Dental health in Australia is getting worse, that’s the overarching message of multiple reports from different sources. First, it was the Australian Dental Association (ADA), then the Royal Flying Doctor Service (RFDS), and more recently the Australian Bureau of Statistic (ABS).
The ADA report last 2014 shows that tooth decay has declined globally since the 1970s, but the situation in Australia has been different.
First, there was a decline in tooth decay incidences, then from 1997, the incidences started to increase again.
Among the salient points of the report are:
- Almost half (45%) of Australians believe they will get tooth decay at some point;
- 75% of Australian adults wish they had taken greater care of their teeth;
- Only about half (48%) of Australians brush their teeth twice (the recommended frequency);
- About half (49%) of the adults forget to brush their teeth before bed.
Plus, tooth decay is the top chronic disease among Australian children today, five times more prevalent than asthma. Disturbingly, the situation has been getting worse the last few years with 11 new incidences of tooth decay reported yearly.
The Royal Flying Doctors Service (RFDS) report paints an even starker image.They found that people living in remote Australia are almost certain of getting cavities and tooth decay The report also revealed that 55% of children in the countryside have cavities.
RFDS CEO Martin Laverty cautioned that if left unchecked, the situation could cause a lot of problems to the country.
“Children that have cavities may not be able to learn properly and even growing up strong and healthy is impossible,” he said, adding that poor oral hygiene plays a role in cardiovascular and kidney disease.
The ABS report in 2016 on the other hand, discussed some reasons more and more Australians might be getting cavities. The report found that most Australians feel that the cost of dental care is beyond their reach.
It quoted one Martin Atherton who said that he had to live with “excruciating” pain of a decayed molar for more than a year just because he couldn’t afford to see a dentist. He says that “this option was the cheapest” he could afford.
Unsurprisingly, Martin isn’t alone. According to the ABS report, millions of Australians have been avoiding the dentist or have intentionally delayed dental appointments because they couldn’t afford it.
One in five Australians didn’t visit a dentist in 2015 because of cost and one in 20 delayed their dental visits for the same reason. This increased from 2012, when only one in 12 delayed their dental visits because they couldn’t afford it.
The ABS report concurred with the RDFS findings that people in the rural areas were the most disadvantaged on dental health care. Over 28.3% of people living in rural areas didn’t see a dentist or delayed their dental visits in 2015 compared to about 12% of people in urban areas.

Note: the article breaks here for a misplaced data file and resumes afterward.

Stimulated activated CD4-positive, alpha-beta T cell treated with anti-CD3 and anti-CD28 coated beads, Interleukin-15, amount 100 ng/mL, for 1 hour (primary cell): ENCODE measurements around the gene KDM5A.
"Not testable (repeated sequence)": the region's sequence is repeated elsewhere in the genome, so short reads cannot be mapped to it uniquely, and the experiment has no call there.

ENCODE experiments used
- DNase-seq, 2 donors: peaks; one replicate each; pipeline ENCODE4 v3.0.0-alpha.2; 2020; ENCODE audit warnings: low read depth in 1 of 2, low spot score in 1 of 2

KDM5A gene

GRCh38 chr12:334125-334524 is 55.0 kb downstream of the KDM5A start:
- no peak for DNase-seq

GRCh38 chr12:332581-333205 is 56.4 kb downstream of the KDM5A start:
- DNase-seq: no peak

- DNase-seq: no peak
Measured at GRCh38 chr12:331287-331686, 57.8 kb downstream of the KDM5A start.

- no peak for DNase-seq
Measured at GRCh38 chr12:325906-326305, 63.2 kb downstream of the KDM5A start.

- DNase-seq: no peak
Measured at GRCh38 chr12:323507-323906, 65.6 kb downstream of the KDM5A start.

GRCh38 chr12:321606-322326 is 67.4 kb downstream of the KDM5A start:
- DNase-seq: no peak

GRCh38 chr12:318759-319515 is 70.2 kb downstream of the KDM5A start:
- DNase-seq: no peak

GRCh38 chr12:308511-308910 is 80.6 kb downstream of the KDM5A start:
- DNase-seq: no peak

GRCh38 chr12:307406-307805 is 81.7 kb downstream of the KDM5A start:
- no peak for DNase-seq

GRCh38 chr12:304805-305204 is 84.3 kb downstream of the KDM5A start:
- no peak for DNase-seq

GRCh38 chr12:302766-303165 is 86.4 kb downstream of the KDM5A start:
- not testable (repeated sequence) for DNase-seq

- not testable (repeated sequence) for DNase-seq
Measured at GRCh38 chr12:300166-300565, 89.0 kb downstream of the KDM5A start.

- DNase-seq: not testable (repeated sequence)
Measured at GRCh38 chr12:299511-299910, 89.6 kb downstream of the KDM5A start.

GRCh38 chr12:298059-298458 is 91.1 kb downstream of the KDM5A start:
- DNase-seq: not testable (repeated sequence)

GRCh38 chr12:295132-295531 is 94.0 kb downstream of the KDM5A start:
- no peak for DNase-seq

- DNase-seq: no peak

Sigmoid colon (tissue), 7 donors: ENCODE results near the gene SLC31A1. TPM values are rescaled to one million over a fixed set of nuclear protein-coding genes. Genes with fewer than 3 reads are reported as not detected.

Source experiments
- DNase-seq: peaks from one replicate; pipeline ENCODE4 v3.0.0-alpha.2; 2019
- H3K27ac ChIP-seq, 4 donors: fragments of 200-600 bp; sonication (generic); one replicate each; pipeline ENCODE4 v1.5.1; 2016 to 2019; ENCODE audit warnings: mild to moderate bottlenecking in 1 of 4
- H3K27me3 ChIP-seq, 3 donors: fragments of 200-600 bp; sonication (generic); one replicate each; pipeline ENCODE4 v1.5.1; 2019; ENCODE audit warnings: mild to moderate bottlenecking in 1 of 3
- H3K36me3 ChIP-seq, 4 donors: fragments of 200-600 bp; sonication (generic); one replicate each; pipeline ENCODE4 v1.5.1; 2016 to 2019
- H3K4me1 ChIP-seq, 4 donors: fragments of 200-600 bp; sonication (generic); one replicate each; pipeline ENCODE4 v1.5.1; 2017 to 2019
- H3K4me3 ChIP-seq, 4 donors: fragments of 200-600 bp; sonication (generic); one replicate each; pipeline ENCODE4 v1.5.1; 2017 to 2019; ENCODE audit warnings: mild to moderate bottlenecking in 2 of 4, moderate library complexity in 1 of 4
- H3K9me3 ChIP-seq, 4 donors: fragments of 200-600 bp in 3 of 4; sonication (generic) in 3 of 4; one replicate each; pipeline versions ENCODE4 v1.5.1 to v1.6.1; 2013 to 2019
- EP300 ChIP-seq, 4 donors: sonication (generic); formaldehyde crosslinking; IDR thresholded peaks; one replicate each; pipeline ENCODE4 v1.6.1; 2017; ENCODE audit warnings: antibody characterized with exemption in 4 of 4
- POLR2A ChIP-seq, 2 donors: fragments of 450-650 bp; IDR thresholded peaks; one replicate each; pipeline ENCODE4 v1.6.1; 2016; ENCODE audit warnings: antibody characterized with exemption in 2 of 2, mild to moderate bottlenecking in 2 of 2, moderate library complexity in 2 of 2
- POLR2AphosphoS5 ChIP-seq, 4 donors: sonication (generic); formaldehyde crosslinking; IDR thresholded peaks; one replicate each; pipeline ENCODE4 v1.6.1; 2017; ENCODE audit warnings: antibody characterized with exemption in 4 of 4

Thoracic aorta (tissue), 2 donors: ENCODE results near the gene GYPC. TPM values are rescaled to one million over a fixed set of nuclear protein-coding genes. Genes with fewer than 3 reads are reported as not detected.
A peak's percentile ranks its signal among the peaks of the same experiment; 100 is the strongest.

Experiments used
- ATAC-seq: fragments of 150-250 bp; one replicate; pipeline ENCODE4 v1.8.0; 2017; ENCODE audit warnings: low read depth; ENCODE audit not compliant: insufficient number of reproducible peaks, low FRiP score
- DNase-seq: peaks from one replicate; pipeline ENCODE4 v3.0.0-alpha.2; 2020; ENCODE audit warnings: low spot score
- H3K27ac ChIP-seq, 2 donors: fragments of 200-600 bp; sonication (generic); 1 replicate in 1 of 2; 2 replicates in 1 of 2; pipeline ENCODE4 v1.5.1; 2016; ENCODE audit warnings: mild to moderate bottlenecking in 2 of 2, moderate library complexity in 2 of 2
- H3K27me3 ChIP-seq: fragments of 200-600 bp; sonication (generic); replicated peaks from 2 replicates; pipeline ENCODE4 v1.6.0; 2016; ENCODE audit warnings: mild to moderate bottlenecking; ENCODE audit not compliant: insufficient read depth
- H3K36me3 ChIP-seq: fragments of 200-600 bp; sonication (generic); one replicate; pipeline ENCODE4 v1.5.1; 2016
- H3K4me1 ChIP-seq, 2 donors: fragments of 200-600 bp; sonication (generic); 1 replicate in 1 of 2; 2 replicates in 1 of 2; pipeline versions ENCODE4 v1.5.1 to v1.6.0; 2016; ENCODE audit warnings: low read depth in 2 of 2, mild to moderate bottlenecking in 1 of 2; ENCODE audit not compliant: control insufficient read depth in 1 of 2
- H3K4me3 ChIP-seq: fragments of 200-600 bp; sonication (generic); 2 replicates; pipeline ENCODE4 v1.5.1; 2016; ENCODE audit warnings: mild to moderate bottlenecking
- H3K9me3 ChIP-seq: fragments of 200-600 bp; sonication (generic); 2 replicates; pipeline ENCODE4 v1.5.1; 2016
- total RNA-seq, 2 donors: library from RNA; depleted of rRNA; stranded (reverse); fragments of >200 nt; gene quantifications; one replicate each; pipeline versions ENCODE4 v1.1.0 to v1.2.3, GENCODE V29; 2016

Additionally, Australians aren’t just skipping dental visits, they are also not getting prescribed medications after visiting the dentist. The ABS report stated that out of the Australians who visited a dentist in 2015, 7.6% said they delayed or were completely unable to get the prescribed medication due to the cost.
This is simply unacceptable. Dental health is important as general body health and leaving Australians to endure pains and lose teeth just because they can’t afford dental care is a very poor showing from the Federal government. The Australian government is tasked by the Australian constitution to allocate funds dental services in the country. The situation signals that the government hasn’t been doing enough.
How do we solve this?
The RDFS talked about rolling out the flying doctors service nationwide that would reach areas that has no dentist. The program has already been rolled out in parts of NSW, Queensland, and South Australia and provided dental care to more than 11,500 people in 2015. It is part of the solution.
We can complement this by relocating dentists. Have dentists spend more time in the towns. In this way, they’ll have an opportunity to learn about the locals and promote dental health awareness, in addition to treating decays and other diseases.
Third, people need to be taught of dental health and how to take care of their teeth. We just assumed that people know that they should be brushing their teeth twice a day. But the ADA reported otherwise. Some have also stopped prioritizing dental care that’s why there has been a number of delayed dental visits. The government needs to start programs to sensitise the public about oral hygiene.
Last but not least, Australians need to avail dental health insurance. This could encourage people to visit the dentist more and do not delay on their appointments as dental care will become more affordable.
Insurance plans cover most basic dental treatments, including some preventive dental care procedures.
If these measures are implemented, tooth decays and cavities would decrease.
But more than these, the most effective way is for each person to take care of their teeth and gums. Plus, get dental health insurance today and start seeing your dentist Chatswood again for subsidised rates. You’ll thank yourself in a few years.